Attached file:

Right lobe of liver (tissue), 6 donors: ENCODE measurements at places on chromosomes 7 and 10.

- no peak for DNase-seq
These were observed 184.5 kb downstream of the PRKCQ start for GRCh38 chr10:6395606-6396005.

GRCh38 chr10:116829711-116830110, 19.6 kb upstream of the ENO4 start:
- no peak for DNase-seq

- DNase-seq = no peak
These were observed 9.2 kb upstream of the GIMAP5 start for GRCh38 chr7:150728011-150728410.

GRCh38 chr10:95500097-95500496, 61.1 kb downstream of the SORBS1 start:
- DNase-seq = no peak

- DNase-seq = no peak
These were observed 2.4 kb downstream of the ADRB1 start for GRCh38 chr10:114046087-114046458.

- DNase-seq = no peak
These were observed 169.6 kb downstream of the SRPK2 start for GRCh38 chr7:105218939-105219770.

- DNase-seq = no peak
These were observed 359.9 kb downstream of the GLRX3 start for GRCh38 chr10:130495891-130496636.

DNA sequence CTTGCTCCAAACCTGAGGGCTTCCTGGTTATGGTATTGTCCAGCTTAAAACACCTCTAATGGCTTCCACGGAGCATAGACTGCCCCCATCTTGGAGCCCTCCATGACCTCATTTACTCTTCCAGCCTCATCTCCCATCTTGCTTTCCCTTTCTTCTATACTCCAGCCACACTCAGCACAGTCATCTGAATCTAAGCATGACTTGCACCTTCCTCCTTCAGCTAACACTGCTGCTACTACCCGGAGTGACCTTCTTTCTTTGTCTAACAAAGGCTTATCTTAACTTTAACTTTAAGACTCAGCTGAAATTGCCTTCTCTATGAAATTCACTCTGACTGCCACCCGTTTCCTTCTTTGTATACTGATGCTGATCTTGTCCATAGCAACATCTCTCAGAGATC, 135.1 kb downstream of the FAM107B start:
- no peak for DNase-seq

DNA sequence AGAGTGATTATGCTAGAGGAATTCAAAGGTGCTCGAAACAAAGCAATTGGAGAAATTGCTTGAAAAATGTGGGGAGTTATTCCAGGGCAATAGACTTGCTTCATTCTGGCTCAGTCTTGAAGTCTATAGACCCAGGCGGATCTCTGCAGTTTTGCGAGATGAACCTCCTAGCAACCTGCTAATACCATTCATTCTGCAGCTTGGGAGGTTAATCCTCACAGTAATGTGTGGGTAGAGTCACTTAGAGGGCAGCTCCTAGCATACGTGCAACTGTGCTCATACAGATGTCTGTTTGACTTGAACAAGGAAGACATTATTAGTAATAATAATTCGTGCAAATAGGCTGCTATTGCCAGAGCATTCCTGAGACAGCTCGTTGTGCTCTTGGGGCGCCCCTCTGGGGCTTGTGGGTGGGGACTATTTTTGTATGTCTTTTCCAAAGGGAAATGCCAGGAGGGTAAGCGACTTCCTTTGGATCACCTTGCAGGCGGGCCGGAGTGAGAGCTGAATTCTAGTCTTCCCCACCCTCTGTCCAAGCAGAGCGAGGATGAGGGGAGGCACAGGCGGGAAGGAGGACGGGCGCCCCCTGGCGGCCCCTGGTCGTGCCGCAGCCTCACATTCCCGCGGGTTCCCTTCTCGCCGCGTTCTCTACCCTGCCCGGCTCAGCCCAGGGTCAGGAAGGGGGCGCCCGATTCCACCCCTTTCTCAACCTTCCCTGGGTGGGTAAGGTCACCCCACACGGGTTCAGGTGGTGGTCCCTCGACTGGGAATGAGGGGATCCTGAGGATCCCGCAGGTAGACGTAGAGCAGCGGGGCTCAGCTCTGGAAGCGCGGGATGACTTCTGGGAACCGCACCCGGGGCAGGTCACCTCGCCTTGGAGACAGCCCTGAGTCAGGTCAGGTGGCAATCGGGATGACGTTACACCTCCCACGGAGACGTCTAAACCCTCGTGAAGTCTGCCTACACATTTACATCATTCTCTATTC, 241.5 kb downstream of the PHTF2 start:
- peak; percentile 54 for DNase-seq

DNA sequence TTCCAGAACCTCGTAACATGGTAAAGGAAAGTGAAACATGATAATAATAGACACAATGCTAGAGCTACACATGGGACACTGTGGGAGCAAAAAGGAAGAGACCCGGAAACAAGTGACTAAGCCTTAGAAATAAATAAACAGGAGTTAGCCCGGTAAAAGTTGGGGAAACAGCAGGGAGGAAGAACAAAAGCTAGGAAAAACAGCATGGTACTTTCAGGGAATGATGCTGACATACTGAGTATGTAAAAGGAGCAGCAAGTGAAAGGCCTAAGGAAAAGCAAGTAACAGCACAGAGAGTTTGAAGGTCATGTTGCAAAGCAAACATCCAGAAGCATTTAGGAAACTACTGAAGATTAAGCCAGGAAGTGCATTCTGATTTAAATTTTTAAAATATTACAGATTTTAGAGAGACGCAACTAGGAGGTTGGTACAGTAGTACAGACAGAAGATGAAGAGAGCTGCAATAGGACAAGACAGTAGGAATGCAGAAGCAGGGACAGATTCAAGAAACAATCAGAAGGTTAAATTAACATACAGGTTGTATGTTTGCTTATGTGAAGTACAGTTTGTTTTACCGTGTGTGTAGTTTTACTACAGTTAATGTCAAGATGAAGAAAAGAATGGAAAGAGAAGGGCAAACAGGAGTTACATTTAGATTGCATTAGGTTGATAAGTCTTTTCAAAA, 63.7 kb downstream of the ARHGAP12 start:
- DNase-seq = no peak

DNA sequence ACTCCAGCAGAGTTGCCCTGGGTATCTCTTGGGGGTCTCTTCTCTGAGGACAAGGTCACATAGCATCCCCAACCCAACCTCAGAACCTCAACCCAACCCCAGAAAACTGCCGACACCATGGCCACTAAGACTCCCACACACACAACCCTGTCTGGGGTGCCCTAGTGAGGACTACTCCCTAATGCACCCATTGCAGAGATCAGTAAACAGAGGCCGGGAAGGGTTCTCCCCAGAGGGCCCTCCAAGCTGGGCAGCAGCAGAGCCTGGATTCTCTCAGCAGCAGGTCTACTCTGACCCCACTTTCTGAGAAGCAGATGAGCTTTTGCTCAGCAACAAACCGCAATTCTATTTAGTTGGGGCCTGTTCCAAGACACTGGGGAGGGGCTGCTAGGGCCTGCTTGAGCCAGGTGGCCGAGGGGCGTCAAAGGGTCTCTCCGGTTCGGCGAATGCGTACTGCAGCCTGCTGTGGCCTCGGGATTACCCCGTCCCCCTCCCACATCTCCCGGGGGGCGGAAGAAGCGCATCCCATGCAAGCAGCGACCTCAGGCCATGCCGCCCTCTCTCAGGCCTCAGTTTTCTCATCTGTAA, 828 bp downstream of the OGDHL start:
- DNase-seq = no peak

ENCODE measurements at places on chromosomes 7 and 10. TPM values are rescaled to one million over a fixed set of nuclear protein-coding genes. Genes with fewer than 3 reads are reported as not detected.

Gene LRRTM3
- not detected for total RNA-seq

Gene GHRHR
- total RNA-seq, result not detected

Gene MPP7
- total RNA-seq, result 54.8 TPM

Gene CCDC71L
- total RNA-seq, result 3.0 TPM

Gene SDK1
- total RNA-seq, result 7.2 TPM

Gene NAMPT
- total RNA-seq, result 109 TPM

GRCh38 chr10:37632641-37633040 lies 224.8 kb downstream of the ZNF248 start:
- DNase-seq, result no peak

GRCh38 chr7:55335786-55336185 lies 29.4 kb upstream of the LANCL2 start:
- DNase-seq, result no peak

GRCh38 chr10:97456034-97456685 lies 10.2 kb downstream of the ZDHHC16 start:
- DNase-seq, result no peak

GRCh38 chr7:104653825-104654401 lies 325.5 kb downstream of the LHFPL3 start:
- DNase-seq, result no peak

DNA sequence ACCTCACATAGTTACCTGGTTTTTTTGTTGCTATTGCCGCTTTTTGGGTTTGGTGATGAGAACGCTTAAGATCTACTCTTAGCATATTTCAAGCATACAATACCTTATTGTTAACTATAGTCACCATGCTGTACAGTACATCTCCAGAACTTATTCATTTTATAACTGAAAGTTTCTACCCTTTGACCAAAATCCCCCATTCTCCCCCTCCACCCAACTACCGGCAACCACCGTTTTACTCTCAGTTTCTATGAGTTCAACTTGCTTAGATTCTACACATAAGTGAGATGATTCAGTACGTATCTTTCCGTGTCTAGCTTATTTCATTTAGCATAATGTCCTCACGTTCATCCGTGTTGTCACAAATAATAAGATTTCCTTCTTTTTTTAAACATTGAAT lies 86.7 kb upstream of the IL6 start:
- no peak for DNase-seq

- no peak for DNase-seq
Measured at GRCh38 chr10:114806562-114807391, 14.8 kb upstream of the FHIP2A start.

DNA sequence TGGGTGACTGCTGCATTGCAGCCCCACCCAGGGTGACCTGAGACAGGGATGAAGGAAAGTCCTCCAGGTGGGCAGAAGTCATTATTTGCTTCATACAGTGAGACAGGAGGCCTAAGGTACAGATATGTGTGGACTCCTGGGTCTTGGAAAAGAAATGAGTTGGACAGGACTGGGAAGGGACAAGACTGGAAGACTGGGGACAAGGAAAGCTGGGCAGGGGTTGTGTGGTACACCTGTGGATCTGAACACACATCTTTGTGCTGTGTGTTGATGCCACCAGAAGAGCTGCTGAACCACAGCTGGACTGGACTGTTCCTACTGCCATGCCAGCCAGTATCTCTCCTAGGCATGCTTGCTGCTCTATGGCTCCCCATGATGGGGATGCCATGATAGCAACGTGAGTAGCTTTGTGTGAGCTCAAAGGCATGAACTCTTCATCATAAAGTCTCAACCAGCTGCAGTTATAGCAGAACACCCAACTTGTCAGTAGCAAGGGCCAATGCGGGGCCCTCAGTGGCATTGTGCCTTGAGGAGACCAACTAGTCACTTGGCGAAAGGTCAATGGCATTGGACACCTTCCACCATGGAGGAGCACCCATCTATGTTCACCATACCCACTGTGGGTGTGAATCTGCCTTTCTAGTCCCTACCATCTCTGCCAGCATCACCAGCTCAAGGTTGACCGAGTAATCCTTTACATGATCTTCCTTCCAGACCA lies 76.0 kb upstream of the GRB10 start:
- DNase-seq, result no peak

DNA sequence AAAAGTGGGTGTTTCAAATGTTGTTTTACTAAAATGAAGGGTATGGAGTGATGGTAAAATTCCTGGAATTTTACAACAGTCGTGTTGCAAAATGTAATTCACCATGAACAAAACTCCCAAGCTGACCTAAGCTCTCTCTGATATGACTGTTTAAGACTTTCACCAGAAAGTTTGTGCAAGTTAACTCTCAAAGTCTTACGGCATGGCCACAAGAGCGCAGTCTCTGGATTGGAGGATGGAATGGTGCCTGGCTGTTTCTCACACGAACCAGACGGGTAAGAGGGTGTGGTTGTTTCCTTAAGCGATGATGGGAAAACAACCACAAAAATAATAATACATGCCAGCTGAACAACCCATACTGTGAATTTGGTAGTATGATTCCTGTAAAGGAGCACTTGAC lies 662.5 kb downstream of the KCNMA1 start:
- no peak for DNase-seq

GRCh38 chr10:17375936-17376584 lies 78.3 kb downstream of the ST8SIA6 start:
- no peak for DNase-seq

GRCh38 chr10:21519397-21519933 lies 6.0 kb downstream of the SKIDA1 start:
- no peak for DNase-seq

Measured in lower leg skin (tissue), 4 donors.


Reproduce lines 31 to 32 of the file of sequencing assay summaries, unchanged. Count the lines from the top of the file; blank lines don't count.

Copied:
Gene CCDC71L
- total RNA-seq, result 3.0 TPM